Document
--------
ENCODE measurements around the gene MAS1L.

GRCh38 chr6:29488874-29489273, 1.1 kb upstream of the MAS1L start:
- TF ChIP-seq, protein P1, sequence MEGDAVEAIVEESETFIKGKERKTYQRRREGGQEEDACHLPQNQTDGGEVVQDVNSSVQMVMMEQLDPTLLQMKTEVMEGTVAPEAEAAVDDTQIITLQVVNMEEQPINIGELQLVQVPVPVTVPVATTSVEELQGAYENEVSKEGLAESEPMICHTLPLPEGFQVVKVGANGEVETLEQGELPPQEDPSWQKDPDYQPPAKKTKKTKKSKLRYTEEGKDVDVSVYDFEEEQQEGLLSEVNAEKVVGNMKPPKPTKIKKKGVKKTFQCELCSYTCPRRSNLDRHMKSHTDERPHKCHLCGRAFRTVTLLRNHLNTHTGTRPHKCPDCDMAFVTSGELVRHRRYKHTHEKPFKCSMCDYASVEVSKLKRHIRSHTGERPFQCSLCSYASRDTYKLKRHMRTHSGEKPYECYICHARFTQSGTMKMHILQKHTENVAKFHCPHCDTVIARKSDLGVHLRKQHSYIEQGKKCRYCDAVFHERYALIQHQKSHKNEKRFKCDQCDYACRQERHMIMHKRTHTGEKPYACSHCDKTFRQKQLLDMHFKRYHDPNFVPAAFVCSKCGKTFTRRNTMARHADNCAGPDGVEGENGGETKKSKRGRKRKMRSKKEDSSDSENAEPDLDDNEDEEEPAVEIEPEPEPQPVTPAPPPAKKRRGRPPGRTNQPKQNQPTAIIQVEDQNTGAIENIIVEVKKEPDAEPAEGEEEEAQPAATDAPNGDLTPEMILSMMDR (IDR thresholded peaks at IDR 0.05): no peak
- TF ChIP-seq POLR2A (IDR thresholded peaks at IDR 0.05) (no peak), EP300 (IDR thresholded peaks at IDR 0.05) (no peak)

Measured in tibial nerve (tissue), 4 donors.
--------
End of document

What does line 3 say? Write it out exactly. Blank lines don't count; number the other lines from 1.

- TF ChIP-seq, protein P1, sequence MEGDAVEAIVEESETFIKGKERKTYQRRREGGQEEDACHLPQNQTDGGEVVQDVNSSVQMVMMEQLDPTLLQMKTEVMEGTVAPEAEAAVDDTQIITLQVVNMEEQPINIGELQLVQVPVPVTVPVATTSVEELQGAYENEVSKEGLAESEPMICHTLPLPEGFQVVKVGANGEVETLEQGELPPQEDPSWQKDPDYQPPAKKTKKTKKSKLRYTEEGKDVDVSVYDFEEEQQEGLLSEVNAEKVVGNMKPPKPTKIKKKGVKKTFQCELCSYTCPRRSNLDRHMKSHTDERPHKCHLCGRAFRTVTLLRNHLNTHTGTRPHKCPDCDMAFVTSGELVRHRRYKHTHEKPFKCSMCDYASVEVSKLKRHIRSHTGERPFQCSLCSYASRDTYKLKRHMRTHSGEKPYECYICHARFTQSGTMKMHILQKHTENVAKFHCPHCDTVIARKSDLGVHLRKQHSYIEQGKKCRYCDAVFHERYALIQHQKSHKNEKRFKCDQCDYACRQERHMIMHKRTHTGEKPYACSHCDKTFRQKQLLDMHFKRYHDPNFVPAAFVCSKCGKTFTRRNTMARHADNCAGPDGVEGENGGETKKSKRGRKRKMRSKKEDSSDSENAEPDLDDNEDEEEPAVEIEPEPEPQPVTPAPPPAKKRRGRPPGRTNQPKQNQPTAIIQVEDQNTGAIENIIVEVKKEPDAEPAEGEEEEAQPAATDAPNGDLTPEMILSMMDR (IDR thresholded peaks at IDR 0.05): no peak